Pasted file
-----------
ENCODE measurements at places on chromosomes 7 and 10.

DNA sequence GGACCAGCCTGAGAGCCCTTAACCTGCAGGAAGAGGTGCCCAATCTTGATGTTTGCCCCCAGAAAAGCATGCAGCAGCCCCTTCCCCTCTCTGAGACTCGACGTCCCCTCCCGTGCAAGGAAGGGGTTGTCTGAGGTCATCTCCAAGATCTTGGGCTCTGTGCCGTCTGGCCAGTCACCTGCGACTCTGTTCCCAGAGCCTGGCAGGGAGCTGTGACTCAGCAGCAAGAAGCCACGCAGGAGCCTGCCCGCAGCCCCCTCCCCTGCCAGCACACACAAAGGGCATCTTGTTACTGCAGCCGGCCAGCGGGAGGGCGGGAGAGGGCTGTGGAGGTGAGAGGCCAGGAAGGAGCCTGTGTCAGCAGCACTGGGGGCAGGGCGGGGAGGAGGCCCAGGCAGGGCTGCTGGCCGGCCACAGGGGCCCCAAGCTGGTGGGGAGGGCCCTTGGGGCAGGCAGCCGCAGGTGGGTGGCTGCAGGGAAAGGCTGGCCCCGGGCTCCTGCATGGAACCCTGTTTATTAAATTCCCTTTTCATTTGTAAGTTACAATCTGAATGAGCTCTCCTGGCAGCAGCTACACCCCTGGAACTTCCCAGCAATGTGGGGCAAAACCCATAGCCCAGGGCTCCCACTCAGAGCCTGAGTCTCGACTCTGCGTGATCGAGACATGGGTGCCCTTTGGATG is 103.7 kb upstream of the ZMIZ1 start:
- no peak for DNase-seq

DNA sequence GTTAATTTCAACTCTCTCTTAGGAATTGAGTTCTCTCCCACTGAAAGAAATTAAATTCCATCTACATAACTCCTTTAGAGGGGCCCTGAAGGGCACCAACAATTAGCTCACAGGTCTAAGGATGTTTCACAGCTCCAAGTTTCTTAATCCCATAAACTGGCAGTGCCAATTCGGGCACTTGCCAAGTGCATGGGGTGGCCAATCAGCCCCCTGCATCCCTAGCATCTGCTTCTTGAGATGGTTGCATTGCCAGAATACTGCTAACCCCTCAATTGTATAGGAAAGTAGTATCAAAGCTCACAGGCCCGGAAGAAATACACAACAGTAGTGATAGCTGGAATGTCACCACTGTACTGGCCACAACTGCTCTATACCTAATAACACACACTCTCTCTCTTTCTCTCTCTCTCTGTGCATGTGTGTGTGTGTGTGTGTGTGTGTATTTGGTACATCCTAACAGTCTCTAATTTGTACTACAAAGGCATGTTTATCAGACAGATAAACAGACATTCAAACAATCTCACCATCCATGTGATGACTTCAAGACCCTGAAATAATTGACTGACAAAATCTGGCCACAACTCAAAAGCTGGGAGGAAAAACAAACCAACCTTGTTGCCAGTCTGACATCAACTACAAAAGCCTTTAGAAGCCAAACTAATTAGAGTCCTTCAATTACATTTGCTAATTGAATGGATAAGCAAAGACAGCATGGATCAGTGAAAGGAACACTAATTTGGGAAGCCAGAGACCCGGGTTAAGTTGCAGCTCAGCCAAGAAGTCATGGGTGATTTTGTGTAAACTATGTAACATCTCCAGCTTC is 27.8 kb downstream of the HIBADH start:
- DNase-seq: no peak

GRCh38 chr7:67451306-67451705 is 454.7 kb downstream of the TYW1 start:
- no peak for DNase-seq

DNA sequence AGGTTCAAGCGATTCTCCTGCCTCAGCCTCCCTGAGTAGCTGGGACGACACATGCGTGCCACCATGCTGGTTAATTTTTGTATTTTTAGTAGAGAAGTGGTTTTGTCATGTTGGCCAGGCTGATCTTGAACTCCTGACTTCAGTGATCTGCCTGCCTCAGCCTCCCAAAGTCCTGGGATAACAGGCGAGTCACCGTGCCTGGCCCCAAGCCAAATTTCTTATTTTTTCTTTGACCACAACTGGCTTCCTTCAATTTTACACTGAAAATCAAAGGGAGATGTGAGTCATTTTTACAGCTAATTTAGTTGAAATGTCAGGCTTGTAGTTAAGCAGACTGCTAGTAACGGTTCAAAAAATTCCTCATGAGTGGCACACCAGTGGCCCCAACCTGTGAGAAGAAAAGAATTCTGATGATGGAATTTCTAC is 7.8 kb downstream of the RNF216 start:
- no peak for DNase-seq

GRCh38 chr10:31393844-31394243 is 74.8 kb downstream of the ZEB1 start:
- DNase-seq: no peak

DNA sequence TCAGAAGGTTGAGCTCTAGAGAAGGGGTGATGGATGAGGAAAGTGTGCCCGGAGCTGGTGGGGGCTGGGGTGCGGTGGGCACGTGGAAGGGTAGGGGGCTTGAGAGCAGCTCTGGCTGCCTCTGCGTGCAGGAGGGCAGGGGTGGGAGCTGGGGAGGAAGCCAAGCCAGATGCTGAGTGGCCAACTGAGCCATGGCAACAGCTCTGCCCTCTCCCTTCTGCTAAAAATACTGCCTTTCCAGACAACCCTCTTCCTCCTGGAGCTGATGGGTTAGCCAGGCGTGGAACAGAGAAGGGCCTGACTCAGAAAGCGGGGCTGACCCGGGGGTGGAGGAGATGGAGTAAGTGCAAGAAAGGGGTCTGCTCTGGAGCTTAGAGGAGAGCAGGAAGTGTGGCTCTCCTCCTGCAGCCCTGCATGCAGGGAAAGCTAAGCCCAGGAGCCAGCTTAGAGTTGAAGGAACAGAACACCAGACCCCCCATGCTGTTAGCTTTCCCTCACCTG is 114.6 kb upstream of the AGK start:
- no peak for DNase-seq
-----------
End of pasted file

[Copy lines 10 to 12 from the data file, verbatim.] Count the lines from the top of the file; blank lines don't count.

GRCh38 chr10:31393844-31394243 is 74.8 kb downstream of the ZEB1 start:
- DNase-seq: no peak

DNA sequence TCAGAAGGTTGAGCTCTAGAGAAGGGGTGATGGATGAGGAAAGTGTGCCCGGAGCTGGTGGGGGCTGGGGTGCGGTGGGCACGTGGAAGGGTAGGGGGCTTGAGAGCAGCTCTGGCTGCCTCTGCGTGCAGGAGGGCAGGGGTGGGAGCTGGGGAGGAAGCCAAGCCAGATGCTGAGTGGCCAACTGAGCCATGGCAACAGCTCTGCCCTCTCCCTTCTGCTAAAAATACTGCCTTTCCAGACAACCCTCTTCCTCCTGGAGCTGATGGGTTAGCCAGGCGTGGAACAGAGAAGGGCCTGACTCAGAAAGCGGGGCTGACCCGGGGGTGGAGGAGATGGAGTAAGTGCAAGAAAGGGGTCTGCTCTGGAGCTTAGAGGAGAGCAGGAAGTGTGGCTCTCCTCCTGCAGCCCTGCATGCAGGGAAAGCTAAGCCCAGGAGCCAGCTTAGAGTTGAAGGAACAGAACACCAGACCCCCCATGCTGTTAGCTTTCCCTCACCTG is 114.6 kb upstream of the AGK start: